Power of Attorney

Decisions, Decisions, Decisions and the Power of Attorney

In life we are often faced with decisions, some hard, some easy and some just downright difficult. But what happens when for one reason another you need someone to make decisions on your behalf? This is where the role of the Power of Attorney comes in.

What is a Power of Attorney?

A Power of Attorney is a legally binding document (“Deed”) that allows you to appoint someone as your “Attorney”. By appointing this person as your Attorney you are giving them the power to make legally binding decisions on your behalf.

There are two different types of Powers of Attorney, the General Power of Attorney and the Enduring Power of Attorney.

The General Power of Attorney

In contrast to the Enduring Power of Attorney, the general power of Attorney is a document that you would create if you wanted to allow someone else to make decisions on your behalf in specified circumstances.

Say for example, you need someone to run your business while you are overseas. By creating a General Power of Attorney you can provide someone with the power to make all of the day to day decisions that you would otherwise have been able to make. The beauty of the General Power of Attorney however, is that it doesn’t just provide your Attorney with free reign. With careful drafting you can impose certain exclusions, limitations and conditions that restrict the power available to them.

The General Power of Attorney however is limited in that the Attorney can only make decisions that you the donor would otherwise be able to make for yourself. If for some reason you became incapacitated or injured to the extent that you could not make decisions on your own behalf, the general Power of Attorney would automatically cease to operate.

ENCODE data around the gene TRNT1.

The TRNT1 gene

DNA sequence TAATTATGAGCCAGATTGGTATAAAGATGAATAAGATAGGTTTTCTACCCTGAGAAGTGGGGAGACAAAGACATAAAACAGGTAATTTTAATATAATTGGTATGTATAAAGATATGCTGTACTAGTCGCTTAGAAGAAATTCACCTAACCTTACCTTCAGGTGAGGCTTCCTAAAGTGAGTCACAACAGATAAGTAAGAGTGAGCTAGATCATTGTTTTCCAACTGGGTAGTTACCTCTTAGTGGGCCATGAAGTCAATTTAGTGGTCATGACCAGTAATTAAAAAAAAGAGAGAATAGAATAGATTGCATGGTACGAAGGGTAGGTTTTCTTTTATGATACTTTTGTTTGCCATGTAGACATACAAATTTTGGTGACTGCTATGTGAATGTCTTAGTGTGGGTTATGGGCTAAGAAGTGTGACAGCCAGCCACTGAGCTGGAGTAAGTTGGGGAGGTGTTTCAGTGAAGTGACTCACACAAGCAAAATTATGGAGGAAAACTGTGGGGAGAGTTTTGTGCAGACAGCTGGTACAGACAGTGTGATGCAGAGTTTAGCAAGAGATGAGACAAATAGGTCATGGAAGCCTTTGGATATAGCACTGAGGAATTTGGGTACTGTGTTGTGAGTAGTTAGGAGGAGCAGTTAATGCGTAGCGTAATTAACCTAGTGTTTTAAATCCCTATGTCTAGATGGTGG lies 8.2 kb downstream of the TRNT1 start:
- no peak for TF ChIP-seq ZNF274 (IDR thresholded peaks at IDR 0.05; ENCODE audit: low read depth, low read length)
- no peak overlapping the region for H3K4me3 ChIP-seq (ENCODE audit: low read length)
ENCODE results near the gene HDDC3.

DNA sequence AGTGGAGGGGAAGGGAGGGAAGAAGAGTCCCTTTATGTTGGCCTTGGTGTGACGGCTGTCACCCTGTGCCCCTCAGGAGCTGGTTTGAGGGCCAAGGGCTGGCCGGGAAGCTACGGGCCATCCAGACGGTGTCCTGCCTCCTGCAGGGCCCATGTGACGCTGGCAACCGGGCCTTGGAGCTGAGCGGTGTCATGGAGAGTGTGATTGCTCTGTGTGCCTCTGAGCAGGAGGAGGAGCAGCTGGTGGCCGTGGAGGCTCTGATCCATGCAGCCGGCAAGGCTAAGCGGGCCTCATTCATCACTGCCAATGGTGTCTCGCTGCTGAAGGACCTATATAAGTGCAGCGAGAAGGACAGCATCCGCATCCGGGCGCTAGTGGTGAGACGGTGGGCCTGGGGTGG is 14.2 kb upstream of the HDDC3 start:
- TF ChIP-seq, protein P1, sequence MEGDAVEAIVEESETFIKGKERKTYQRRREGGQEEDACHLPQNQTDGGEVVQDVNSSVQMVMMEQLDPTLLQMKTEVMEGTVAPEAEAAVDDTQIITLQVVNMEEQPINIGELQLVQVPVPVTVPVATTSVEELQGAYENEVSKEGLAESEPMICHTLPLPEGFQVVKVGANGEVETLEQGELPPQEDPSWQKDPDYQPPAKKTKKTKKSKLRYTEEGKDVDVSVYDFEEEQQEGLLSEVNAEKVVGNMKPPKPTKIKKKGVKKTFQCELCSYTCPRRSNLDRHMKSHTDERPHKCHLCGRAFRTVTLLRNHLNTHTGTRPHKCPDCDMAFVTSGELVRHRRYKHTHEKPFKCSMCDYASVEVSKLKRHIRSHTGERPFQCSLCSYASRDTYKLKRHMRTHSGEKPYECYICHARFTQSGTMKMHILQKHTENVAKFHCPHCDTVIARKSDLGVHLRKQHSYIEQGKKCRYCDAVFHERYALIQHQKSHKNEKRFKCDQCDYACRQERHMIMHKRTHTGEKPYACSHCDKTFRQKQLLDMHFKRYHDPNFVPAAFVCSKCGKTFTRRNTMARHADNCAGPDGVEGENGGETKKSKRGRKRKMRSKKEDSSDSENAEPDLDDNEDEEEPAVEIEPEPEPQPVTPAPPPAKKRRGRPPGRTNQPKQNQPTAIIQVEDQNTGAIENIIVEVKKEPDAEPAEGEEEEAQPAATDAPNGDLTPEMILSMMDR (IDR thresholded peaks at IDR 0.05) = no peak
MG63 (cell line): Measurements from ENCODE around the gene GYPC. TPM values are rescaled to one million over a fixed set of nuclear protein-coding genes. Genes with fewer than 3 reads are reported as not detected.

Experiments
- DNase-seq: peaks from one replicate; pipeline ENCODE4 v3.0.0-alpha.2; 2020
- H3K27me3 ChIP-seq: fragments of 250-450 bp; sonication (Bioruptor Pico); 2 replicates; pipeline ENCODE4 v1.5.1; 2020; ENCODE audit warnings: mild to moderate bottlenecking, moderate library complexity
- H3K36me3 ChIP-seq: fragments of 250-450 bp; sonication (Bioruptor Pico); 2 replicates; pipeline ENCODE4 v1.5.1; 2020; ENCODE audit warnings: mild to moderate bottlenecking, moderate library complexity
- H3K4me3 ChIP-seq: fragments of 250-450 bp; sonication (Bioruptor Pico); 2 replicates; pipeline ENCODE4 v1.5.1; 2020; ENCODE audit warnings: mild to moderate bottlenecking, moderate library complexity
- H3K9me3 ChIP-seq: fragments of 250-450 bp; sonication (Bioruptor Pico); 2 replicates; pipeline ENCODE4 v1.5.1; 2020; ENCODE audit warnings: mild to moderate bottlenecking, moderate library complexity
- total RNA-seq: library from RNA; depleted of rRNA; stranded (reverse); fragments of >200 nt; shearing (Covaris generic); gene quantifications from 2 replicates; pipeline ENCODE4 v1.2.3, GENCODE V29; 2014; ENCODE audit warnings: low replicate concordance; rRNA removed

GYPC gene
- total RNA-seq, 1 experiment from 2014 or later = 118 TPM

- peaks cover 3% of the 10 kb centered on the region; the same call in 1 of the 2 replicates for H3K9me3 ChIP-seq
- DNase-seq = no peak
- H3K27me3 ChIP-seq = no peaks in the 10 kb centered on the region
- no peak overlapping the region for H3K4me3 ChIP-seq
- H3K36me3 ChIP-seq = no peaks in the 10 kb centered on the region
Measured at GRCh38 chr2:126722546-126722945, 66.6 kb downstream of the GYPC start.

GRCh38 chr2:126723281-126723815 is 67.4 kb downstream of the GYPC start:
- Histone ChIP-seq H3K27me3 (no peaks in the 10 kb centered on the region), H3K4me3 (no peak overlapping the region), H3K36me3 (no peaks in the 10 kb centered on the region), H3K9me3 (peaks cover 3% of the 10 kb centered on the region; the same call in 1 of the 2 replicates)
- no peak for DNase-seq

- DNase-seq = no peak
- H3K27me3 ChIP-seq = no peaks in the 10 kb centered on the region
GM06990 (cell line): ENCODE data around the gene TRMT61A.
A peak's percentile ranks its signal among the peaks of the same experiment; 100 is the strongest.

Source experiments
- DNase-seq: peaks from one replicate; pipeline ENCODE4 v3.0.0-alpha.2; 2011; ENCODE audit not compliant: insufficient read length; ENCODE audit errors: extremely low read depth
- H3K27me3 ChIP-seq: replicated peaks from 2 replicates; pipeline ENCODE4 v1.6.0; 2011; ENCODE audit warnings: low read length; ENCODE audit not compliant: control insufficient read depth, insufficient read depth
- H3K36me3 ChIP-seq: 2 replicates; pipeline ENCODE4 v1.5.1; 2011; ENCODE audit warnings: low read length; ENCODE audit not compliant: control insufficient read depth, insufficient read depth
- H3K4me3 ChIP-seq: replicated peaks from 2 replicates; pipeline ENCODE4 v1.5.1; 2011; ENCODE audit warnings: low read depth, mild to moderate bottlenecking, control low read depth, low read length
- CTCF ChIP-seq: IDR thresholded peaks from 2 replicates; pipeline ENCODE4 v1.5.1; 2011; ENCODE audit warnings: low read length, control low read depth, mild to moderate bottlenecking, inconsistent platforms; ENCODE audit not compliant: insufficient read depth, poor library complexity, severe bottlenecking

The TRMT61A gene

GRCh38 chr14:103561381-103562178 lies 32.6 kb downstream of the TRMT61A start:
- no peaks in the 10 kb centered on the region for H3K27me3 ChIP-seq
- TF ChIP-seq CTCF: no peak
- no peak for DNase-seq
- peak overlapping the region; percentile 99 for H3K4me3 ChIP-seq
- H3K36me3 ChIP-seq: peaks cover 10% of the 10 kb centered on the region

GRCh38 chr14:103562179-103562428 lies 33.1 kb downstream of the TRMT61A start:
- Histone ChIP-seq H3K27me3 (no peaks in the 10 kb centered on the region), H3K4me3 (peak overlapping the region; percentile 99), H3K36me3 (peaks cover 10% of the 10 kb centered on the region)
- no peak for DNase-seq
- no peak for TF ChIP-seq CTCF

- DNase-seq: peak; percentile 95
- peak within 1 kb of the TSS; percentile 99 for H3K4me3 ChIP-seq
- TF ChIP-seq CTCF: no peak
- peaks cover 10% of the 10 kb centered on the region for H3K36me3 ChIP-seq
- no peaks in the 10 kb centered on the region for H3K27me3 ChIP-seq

The Enduring Power of Attorney

Whilst the general Power of Attorney ceases to operate if the donor loses capacity, the Enduring Power of Attorney is designed to operate in specifically these types of circumstances.

The Enduring Power of Attorney is a document that you would consider entering into when you are coming to the end of your life or at least a point in your life where you believe someone else would be better placed to take care of your assets and manage your finances for you.

Appointing an Attorney

The only real restrictions on appointing someone as your Power of attorney are that they must be over the age of 18 and of sound mind.

There are no restrictions to appointing a family member or relative even if they stand to inherit something under the terms of your Will.

There are no restrictions on appointing more than one Attorney however, if you decide to appoint more than one person you will need to decide whether you wish to appoint them jointly or severally. If you appoint your Attorneys jointly this means that in order to make any legally binding decisions both Attorneys must act together and agree on any decisions to be made prior to being able to make them. Alternatively if you decide to appoint your Attorneys joint and severally in the instance that one Attorney decides they no longer wish to fulfil the role, the remaining Attorney can continue to act alone and the validity of the deed will not impaired.

At Adelaide Family Lawyers we understand that in life there are sometimes difficult decisions we are required to make and that in certain circumstances we might need to appoint someone else to make those decisions on our behalf. If you think you might need a Power of Attorney come in and speak to one of our family law specialists about drafting a deed today.